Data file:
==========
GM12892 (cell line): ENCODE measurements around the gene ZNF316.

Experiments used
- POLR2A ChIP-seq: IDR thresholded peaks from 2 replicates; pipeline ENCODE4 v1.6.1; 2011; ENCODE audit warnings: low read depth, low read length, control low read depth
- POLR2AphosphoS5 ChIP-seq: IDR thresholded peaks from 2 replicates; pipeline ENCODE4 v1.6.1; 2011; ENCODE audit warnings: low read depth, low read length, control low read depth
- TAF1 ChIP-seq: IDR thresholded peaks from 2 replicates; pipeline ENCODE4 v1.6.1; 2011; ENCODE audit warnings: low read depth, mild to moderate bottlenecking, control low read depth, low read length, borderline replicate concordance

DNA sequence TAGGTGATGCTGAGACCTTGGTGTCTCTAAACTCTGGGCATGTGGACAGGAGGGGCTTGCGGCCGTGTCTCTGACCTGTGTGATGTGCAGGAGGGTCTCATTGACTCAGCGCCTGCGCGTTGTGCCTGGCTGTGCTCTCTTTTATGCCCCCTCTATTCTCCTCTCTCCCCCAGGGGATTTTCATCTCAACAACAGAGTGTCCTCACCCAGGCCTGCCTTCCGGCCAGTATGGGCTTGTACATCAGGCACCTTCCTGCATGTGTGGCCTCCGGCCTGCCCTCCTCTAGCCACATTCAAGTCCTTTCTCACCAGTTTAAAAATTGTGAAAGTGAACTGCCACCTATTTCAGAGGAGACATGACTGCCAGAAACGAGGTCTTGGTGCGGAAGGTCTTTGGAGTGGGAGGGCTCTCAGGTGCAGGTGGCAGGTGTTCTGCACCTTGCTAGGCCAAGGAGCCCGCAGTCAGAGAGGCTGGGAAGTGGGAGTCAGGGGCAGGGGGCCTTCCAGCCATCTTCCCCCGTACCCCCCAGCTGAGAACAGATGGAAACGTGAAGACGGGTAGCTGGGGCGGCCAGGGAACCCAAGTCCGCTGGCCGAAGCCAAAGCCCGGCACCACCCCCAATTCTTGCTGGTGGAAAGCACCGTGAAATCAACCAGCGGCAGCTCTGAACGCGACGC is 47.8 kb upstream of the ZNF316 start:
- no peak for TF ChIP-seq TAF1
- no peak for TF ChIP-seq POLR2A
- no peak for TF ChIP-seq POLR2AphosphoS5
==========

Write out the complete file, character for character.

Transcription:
GM12892 (cell line): ENCODE measurements around the gene ZNF316.

Experiments used
- POLR2A ChIP-seq: IDR thresholded peaks from 2 replicates; pipeline ENCODE4 v1.6.1; 2011; ENCODE audit warnings: low read depth, low read length, control low read depth
- POLR2AphosphoS5 ChIP-seq: IDR thresholded peaks from 2 replicates; pipeline ENCODE4 v1.6.1; 2011; ENCODE audit warnings: low read depth, low read length, control low read depth
- TAF1 ChIP-seq: IDR thresholded peaks from 2 replicates; pipeline ENCODE4 v1.6.1; 2011; ENCODE audit warnings: low read depth, mild to moderate bottlenecking, control low read depth, low read length, borderline replicate concordance

DNA sequence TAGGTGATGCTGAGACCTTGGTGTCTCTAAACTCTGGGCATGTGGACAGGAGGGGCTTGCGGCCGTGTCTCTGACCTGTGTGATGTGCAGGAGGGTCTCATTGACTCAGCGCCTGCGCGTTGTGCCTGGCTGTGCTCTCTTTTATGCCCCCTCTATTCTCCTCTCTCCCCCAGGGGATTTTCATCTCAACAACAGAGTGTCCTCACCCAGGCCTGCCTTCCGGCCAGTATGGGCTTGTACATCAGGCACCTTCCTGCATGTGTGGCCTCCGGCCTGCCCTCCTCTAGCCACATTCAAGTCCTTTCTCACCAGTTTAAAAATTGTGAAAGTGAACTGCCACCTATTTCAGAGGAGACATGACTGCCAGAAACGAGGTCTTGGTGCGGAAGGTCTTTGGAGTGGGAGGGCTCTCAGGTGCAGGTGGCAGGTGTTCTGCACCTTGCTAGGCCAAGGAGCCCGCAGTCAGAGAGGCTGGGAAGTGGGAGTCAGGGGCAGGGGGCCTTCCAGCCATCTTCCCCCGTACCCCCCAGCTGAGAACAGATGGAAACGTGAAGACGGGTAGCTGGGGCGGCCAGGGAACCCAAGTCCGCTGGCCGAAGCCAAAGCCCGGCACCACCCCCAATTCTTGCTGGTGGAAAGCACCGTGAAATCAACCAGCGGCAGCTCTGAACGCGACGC is 47.8 kb upstream of the ZNF316 start:
- no peak for TF ChIP-seq TAF1
- no peak for TF ChIP-seq POLR2A
- no peak for TF ChIP-seq POLR2AphosphoS5